WEBSITE BUILDING – PLANNING PROCESS – 5 to 10 KEY STEPS
The 5 to 10 key steps of creating a professional web presence? One that works for your particular firm.
Relationship – Before you get started on your project, the most important thing to consider when engaging a web design agency to create a new website for you is the relationship you have with them. Do you like them? Do they make the process simple and clear, rather than getting all technical and confusing. Do they have a track record – ideally in your own industry? Have you checked with some of their previous clients? Get this right before you commit to anyone. Nothing is more important than getting the right web design agency for your firm, it is more important than the investment or cost. Do this before starting to build any website. Then follow these 5 steps to building your website and maybe the 5 optional or ‘b’ steps, to get the results you really want from a good website.
Step 1 – Preliminary discussion or Discovery – Discuss in detail your goals, what you really want to achieve with this new website, sales, leasds, enquiries, time saving etc.
The web design agency Project Manager writes the proposed Brief together ‘with’ you, the Client, branding guidelines, design, the pages and content required, suggested page layout etc. You know your business better than the web design agency. The Brief should basically repeat back to you what you want to achieve and how.
Who is the website for?
And what do you want to achieve?
If the Project Manager can really understand your business well and what you want to do online, they can better deliver the results you want.
What problem do you solve? And for whom?
Do you need to do this project in stages? How will your budget dictate these stages?
What functionality is required now or in the future? Membership, Client login, Payment Gateway, Blog, ChatBot, eCommerce Shop or online payment portal, Wholesale login, RSS Feed, Social Media integration.
Agree any investment or costs and payments structure up front. Do not shy away from discussing money at this point. Without an agreed budget and deliverables, you will never get what you want.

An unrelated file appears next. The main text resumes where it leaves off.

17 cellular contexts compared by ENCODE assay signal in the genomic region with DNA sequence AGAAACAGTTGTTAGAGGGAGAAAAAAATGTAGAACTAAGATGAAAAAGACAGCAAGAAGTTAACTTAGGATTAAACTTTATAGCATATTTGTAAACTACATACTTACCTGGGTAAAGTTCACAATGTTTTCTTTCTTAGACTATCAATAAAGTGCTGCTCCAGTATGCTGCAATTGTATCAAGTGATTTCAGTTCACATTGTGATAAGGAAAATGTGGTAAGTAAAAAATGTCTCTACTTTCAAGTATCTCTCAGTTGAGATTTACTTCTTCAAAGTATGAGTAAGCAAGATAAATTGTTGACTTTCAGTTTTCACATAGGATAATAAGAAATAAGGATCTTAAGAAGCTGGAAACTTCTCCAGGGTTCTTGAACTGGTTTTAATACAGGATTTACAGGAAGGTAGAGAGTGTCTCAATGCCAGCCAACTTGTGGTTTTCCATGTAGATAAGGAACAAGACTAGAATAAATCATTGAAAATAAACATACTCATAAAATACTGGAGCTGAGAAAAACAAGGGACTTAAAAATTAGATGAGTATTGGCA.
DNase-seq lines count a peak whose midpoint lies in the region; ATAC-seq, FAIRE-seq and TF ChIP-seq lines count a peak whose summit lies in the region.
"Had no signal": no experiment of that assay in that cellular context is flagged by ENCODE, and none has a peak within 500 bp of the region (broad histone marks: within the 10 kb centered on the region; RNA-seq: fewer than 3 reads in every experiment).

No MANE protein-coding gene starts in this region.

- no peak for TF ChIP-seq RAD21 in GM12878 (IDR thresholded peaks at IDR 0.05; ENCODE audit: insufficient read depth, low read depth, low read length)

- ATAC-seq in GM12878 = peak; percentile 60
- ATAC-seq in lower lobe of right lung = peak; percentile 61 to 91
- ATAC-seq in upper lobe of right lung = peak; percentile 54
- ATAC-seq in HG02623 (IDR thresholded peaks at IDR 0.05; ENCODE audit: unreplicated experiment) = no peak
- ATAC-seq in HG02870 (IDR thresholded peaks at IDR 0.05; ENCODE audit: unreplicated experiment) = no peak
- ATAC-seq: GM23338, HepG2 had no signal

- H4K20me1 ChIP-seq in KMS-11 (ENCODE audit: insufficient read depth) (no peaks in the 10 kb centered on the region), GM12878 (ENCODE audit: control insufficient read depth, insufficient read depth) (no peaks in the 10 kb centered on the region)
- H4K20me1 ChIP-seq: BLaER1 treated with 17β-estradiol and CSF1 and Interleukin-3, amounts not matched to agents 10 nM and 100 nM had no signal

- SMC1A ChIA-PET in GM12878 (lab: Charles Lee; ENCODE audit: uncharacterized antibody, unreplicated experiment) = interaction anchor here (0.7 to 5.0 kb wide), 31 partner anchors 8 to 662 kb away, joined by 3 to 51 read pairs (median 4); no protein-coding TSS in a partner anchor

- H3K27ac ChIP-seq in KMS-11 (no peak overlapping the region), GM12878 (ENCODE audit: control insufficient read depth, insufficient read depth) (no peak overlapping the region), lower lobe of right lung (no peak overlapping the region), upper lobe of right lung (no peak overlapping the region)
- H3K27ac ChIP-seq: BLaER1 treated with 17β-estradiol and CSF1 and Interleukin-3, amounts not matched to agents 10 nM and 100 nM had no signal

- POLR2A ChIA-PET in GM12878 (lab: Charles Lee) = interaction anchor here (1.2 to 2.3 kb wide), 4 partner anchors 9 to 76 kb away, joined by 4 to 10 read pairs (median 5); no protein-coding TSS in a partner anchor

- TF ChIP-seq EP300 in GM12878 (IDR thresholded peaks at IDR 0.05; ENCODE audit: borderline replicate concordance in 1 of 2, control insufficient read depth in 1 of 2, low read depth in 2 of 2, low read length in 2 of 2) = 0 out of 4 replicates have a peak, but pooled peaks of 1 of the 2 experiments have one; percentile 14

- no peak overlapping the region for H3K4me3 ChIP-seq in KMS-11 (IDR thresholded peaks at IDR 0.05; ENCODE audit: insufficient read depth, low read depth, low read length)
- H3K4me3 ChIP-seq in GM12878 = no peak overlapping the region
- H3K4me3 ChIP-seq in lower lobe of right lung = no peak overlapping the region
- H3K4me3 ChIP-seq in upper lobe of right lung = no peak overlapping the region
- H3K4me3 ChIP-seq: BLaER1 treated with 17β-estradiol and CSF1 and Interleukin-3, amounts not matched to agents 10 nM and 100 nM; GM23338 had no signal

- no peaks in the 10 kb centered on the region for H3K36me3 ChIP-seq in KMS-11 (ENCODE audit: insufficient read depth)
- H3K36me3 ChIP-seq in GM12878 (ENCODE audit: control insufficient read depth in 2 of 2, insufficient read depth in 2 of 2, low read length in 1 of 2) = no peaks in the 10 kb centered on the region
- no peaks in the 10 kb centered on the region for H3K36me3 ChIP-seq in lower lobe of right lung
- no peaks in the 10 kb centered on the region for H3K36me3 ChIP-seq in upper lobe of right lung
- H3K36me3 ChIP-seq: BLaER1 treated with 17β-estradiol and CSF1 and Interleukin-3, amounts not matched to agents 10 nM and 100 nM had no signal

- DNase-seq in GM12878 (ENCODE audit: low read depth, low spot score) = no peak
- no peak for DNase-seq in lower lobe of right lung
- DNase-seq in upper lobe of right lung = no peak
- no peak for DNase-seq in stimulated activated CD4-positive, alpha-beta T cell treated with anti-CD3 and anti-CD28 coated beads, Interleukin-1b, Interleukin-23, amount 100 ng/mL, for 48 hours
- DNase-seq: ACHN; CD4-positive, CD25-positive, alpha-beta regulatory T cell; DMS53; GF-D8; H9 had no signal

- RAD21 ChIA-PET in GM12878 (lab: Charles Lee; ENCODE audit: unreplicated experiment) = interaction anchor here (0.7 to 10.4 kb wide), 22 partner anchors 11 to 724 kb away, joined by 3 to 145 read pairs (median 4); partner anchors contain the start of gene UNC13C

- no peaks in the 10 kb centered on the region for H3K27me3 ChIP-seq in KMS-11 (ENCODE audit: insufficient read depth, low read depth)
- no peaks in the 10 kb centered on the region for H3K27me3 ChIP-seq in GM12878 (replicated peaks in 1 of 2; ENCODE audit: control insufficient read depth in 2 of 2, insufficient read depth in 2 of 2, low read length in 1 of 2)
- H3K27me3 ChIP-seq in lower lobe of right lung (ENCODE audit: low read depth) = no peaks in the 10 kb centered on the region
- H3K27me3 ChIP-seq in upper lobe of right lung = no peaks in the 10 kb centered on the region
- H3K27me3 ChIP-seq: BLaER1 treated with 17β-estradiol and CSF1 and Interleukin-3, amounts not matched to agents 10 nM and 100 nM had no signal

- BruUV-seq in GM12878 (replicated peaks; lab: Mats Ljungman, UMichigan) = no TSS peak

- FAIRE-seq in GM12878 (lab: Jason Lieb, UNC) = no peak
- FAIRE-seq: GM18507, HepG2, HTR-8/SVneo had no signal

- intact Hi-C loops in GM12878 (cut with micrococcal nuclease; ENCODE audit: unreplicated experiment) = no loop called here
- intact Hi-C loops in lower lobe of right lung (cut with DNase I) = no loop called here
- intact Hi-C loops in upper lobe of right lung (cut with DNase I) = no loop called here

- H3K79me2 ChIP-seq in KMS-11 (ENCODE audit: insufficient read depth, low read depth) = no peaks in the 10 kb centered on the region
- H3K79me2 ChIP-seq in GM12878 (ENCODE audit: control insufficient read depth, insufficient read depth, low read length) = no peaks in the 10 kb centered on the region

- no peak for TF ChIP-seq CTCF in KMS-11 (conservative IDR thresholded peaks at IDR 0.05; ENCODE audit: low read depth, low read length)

The Project Manager will study and research what your competitors are doing online and how to get you ahead of them in search engine results for key phrases and in subsequent conversions.
Discuss logical goal setting and a Digital Marketing Plan or Digital Strategy, along with planned tactics to promote awareness of your new website and the services to be offered.
What are you going to offer online? Does anybody want what you are offering?
Have you asked your existing clients what they want, why they deal with you and how a better web presence could help them trade better with you. Get your existing clients to tell you what to build rather than just guess what they might want to see, and just hope for the best.
From this should come a comprehensive written Brief, a handbook or plan for everyone involved from Marketing to Design to Development to any Sales team. Everyone involved should read it and avail of this opportunity to have their say.
Note Step 1B: Separately we would highly recommend doing detailed keyword research and plan the keyword mapping. It is an optional step, but is the right thing to do.
Step 2 – Layout & Mockup – how it should your website look and flow. Allow some budget for your Home page design and for any subsequent page that needs custom graphic design.
The web design agency will put together your proposed page layout structure or wireframe for your approval along with your information architecture showing the proposed user flow, much like an architects initial drawing.
Then they create a Custom Graphic Design Mockup or offer a design theme option for your approval, after which you can agree the technical requirements, agree the website platform to be used, WordPress, Drupal, Joomla? Is there to be any other functionality?
Step 2B Option to engage the graphic designer to design all the main pages. Again it is optional, but it is great for you to see all your main pages designed in advance of any development.